The Mediterranean diet is a diet plan that was inspired by some of the traditional cuisine of the Mediterranean region. It is widely regarded as an extremely healthy way to eat and began to gain popularity in the west sometime in the 1990s. The Mediterranean diet is both a way to lose and maintain weight as well as a way to promote overall health and well-being. Some studies have shown the diet has been linked to a decrease in the risk of heart disease, cancer and overall mortality. Not only that, but there may be reason to believe it promotes healthy brain function as well.
The basics of the Mediterranean diet plan is an emphasis on creating meals centered around vegetables, fruits, whole grains, nuts, seeds and legumes. High quality olive oil is a dietary staple and one of the predominant forms of dietary fat every day. The secondary staple of the diet is fish and seafood, consumed at least twice a week. Lean meats, such as poultry are consumed moderately along with cheese, yogurt and eggs. Red meats consumption is fairly limited, however red wine consumption is encouraged in moderation. Red wine and olive oil may be one of the keys to the diet’s heart smart nature. Sweets and processed foods are almost entirely removed. The more herbs and spices that can be used in place of salt the better.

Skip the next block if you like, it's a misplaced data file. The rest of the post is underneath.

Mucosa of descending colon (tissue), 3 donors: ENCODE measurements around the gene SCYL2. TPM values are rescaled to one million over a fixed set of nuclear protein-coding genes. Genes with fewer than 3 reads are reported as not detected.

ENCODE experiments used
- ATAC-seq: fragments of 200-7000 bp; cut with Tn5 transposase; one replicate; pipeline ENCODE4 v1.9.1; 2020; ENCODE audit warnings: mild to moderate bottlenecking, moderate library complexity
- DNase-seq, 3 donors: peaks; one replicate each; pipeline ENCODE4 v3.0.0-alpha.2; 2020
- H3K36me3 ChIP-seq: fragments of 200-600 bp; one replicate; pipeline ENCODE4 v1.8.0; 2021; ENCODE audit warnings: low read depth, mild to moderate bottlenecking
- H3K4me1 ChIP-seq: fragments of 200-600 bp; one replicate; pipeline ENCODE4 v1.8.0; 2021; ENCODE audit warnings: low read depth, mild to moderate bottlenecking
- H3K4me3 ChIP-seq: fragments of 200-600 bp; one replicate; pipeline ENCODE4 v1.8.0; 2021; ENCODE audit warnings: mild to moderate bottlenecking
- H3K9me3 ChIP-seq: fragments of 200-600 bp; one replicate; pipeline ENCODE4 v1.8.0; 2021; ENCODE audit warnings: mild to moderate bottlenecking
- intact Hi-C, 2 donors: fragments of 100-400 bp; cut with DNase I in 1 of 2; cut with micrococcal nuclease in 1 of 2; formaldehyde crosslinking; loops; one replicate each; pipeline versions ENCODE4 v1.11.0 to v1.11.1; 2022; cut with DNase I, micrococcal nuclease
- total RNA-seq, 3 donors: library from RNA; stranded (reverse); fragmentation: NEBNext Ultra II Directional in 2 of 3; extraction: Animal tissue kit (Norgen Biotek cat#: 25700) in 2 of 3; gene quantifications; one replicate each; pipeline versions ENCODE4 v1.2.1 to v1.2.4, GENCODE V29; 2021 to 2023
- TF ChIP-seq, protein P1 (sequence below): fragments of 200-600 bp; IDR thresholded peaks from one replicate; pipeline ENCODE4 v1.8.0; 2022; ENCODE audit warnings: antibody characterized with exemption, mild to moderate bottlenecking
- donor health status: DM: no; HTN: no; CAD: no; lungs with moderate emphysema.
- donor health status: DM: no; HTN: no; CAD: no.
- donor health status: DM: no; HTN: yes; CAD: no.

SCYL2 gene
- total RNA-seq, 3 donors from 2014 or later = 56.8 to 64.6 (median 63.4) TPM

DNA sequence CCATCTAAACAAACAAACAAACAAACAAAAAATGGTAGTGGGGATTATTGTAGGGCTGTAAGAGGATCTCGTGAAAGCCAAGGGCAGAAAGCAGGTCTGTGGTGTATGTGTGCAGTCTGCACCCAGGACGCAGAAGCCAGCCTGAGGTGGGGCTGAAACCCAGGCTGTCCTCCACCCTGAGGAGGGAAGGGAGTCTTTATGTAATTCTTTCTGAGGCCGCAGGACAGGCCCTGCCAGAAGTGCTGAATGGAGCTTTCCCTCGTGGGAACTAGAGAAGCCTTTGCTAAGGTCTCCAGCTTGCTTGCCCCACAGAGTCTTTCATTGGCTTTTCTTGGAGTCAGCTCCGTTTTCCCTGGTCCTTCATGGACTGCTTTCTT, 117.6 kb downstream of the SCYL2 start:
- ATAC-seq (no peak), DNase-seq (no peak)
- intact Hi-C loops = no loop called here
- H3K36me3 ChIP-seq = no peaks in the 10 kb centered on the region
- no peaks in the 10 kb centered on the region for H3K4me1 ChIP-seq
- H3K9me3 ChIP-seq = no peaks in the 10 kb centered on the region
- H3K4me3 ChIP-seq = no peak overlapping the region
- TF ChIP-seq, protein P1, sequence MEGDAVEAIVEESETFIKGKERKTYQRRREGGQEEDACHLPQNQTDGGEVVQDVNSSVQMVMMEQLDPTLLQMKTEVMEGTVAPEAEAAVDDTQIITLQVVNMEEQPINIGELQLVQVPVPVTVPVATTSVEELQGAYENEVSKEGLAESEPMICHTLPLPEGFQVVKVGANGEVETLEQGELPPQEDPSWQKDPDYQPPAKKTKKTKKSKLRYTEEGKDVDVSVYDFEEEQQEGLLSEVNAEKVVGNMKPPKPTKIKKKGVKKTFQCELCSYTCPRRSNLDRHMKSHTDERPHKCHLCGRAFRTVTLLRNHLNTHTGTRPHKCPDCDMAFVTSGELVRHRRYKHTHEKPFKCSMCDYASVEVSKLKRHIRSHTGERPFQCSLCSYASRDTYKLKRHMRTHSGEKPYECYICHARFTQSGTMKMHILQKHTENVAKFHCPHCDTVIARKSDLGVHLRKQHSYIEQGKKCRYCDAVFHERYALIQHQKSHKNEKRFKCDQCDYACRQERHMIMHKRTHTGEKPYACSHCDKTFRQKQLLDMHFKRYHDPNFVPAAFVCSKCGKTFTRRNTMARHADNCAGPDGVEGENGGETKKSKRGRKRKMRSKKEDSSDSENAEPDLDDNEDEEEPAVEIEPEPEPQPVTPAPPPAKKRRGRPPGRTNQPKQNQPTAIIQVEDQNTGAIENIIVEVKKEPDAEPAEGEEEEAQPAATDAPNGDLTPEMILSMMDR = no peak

Along with these culinary factors, the Mediterranean diet plan suggests maintaining a physically active lifestyle. Exercise, along with a little bit of sun (don’t overdo it) can go a long way towards promoting a healthy body and mind. It also recommends long, leisurely meals with friends and family. Dining is meant to be enjoyed and slowing down dinner and adding in conversation combats accidental overeating.